I figured no Girl Scouts would need me at least until dinner, so Matt and I walked around the ship for a bit--

--then had just settled ourselves in a couple of chaise longues by the pool, virgin pina coladas in hand, when one of the chaperones from Will's excursion found us. Poor Will had started feeling puny shortly into their Chichen Itza and cenote swimming excursion, and even though one of the chaperones gave her first Dramamine and then a prescription-level anti-emetic, she'd vomited the entire long ride home. 

Matt and I went down and got her out of the stateroom she was sharing with two friends and put her to bed in ours, and gave her another prescription-level anti-emetic. I was a little surprised that the first one hadn't stopped the vomiting, but I figured that the heat and the motion sickness of being on a tour bus and the anxiety of being out and about must have exacerbated things. Will was feeling pretty sleepy, so we left her alone to rest while we went to dinner with the rest of the troop.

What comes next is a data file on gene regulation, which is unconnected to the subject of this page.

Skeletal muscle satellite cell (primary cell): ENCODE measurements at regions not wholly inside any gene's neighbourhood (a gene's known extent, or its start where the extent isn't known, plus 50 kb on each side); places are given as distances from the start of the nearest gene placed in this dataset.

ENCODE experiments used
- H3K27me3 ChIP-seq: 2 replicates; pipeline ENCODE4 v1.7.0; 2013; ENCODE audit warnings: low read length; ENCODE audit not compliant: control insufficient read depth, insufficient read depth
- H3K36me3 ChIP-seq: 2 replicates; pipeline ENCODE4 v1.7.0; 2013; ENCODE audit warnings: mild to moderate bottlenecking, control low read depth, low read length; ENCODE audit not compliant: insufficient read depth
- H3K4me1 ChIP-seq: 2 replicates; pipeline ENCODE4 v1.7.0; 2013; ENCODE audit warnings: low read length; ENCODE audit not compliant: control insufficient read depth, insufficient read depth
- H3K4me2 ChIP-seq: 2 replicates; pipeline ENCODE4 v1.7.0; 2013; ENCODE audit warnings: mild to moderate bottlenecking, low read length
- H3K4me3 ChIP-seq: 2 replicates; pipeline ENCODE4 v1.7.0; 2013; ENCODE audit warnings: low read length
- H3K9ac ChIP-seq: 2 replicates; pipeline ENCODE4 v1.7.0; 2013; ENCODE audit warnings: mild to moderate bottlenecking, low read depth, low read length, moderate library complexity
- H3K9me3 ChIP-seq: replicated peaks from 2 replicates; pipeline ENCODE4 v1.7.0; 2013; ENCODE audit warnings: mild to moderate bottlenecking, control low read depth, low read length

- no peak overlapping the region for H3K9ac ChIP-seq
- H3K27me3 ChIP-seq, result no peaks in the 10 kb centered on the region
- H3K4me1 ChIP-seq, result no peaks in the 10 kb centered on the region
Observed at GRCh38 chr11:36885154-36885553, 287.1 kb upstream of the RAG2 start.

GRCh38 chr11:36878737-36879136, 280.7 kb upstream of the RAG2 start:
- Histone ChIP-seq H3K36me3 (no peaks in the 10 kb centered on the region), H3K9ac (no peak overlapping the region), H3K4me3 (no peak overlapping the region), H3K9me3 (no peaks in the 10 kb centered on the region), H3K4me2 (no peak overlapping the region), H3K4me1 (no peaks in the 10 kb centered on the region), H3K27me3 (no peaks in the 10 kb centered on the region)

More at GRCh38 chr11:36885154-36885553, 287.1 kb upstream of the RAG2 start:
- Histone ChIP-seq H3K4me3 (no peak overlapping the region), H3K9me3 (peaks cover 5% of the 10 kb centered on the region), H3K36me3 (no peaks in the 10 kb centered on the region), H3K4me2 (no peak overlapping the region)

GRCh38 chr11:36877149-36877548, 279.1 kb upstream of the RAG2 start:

Here are my fried cheese sticks:

And my two desserts! Our waiter served them on one plate to make me seem less like a glutton:

Then, the sunset outside, on the way to check back in on Will:

Unfortunately, Will was not feeling at all better, nor had she stopped vomiting. Matt called down to the med center, and they told me to bring her straight down. Field trip to the crew area!

The first thing the med center told me was that they don't take health insurance. I seriously had to say to myself, "Okay, she's VERY sick. This is what money is for" silently inside my head before I could say, "No problem" out loud. Also, the med center was completely full, they said, and we did, indeed, pass rooms that were chock-full of people on our way to what I think was used, in less fraught times, as a supply closet. But it had a bed for Will to lie on, and a private bathroom for her to be sick in, so it worked for us.

Here's some of the three-page itemized list of medical care that poor Will received:

She was super patient and calm, did her best to comply with the doctor's requests and answer all their questions, while being just absolutely, terribly, miserably ill. I feel like they were checking her, in part, for the biggest potential issues like E. coli, appendicitis, and an ectopic pregnancy first, but they finally gave her a shot of something that they said would stop her vomiting, although they warned it might take up to an hour to kick in. Which it did just that, poor kid.